The ordinance, signed Tuesday by Mayor Antonio Villaraigosa, takes effect Oct. 1 and is aimed at reducing and eventually eliminating the thousands of animals that are euthanized in the city's animal shelters every year.
"We will, sooner rather than later, become a no-kill city and this is the greatest step in that direction," Councilman Tony Cardenas, who co-authored the bill, said as he held a kitten at a City Hall news conference.
Another of the ordinance's co-authors, Councilman Richard Alarcon, brought his two pet Chihuahuas to the event to be neutered in a van operated by the city.
The ordinance brings the nation's second-largest city in line with about a dozen of its neighbors that have similar laws.
It does exempt some animals, including those that have competed in shows or sporting competitions, guide dogs, animals used by police agencies and those belonging to professional breeders.
The average pet owner, however, must have their dog or cat spayed or neutered by the time it reaches 4 months of age -- as late as 6 months with a letter from a veterinarian.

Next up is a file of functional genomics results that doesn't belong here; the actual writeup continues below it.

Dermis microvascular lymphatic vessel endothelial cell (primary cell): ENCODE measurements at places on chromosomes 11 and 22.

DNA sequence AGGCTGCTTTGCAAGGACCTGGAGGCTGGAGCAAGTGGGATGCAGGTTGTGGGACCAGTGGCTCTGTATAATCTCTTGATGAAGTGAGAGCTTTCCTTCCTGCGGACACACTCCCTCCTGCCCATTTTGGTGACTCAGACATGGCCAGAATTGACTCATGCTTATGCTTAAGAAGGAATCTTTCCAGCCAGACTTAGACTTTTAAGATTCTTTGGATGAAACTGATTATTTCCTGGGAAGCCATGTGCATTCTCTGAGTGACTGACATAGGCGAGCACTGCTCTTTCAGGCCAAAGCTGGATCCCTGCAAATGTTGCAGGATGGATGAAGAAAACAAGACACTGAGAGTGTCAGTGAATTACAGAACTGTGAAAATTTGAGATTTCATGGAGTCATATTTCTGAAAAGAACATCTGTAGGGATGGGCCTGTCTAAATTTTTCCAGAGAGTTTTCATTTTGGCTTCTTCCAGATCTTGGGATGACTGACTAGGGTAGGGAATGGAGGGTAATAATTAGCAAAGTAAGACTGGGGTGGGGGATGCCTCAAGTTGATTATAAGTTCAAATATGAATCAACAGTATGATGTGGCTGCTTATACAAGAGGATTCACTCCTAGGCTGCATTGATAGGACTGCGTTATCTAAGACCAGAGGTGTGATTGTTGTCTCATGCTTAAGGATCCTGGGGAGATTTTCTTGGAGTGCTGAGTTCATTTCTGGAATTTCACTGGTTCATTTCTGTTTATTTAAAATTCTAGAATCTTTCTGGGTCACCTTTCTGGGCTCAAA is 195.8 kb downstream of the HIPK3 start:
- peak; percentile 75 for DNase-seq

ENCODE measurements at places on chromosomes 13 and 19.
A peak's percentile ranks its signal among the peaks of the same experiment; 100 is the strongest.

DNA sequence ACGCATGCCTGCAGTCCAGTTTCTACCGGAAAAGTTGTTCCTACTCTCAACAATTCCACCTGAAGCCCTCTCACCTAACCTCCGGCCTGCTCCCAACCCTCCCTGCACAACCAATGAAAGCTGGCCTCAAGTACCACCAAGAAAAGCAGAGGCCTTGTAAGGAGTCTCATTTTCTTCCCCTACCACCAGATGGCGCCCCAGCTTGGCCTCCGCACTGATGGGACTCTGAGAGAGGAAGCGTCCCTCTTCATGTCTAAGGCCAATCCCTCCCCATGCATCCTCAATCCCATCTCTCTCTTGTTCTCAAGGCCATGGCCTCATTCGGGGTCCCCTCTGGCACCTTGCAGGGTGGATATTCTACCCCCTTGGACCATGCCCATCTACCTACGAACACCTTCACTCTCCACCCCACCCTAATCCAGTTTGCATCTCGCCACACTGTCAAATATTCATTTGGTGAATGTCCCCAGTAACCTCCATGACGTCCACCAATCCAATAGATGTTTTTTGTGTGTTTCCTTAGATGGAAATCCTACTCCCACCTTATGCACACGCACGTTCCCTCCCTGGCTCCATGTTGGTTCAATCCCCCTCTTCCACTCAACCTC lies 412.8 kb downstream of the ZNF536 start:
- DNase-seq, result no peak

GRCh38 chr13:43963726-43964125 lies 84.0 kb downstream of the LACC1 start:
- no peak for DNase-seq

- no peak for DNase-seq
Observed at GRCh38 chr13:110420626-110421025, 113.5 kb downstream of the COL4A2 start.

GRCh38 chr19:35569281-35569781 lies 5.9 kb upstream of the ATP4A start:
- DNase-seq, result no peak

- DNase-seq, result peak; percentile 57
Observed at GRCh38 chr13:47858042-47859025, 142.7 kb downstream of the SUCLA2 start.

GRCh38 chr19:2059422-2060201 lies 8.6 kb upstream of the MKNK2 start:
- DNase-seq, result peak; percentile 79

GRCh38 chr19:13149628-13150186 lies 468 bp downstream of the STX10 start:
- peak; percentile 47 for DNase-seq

First-time offenders will receive information on subsidized sterilization services and be given an additional 60 days. If they still fail to comply, they could be fined $100 and ordered to serve eight hours of community service. A subsequent offense could result in a $500 fine or 40 hours of community service.
People with older unneutered pets and newcomers to the city with animals also have to obey the law.
Los Angeles animal shelters took in 50,000 cats and dogs last year and euthanized approximately 15,000 at a cost of $2 million, according to city officials.
Longtime animal-sterilization advocate Bob Barker of "Price is Right" fame pushed for the law's adoption and was among those at Tuesday's news conference.
"The next time that you hear me say, 'Help control the pet population, have your pet spayed or neutered,' I can add, 'It's the law in Los Angeles,'" Barker said.